IndyCar driver Felix Rosenqvist was evaluated at a hospital and released after a big crash on the first lap of Sunday's race at Pocono.
Rosenqvist's car dragged on its rear wheels against the wall before settling back on the track.
The incident had an eerily similar look to an accident early in last year's Pocono race that paralyzed driver Robert Wickens. Hunter-Reay was involved in last year's wreck.
"I can't even begin to understand how after last year Takuma thinks that's acceptable," Rossi said. "It's disgraceful."
Rosenqvist was grateful to have made it through the accident relatively unscathed.
Just got cleared from the hospital. Definitely feel lucky escaping without any serious injuries after visiting the catch fence there... Good to see @scottdixon9 back in the championship hunt! On to Gateway next weekend 🤜🏻 #NTTDataRacing #Pocono— Felix Rosenqvist (@FRosenqvist) August 18, 2019
Sato, the 2017 Indianapolis 500 winner, said he thought he was all clear as he tried to make an aggressive pass early in the race.
"I'm not really overaggressive,'' said Sato, who also said he wasn't sure why he was being blamed.
Rossi, who won at Pocono last year, saw his IndyCar championship hopes take a serious blow as he finished 18th after his team repaired the damage and got him back into the race. He entered just 16 points behind leader Josef Newgarden and now trails by 25 points.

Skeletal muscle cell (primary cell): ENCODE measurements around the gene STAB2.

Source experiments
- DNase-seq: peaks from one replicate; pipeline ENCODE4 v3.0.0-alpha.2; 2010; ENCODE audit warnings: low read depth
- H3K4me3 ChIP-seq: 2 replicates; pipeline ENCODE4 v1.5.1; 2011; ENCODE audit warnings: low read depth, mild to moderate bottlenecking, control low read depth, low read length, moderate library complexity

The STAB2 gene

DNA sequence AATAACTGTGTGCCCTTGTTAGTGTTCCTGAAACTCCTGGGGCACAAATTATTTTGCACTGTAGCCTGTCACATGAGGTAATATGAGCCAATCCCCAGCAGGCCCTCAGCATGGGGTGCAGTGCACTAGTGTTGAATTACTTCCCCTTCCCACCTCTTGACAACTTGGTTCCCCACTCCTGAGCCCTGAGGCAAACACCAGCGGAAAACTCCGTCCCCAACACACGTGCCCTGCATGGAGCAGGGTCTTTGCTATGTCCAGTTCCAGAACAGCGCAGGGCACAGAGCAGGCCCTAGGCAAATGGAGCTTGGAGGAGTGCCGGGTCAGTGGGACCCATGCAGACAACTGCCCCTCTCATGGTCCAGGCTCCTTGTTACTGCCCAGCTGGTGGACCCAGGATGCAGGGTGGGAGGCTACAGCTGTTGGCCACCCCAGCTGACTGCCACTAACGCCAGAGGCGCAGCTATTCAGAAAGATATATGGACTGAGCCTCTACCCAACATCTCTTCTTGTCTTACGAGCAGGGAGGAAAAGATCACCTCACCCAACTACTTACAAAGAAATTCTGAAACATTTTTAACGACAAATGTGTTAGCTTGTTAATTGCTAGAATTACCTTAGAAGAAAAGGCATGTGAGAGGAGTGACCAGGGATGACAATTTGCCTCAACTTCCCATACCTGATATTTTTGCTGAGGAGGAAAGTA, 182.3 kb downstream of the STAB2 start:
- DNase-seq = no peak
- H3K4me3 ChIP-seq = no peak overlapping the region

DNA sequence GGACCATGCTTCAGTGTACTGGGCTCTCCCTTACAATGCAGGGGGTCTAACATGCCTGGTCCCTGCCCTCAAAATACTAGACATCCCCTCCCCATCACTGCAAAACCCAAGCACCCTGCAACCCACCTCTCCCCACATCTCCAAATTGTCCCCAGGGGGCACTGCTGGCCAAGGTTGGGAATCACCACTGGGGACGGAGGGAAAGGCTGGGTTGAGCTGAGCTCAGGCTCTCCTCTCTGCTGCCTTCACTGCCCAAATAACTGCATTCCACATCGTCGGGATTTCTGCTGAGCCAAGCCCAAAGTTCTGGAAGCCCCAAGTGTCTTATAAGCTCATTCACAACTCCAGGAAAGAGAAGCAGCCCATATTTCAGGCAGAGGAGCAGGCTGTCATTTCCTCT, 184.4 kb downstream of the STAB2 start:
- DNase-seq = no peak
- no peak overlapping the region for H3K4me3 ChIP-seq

Wickens tweeted that IndyCar should no longer race at the 2½-mile track. IndyCar and Pocono do not have a deal for a 2020 race.
How many times do we have to go through the same situation before we can all accept that an IndyCar should not race at Pocono. It's just a toxic relationship and maybe it's time to consider a divorce. I'm very relieved (to my knowledge) that everyone is okay from that scary crash— Robert Wickens (@robertwickens) August 18, 2019
The race was red-flagged on Lap 4 following the crash, as crews were to repair damage to the fence and wall. The race resumed after a delay of just under an hour and was eventually halted due to lightning in the area with 72 laps remaining that prevented the medical helicopter from leaving the track in the event anyone needed to be airlifted to a hospital.
Will Power won the race, the 13th straight season he has won in the series.
The Associated Press contributed to this report.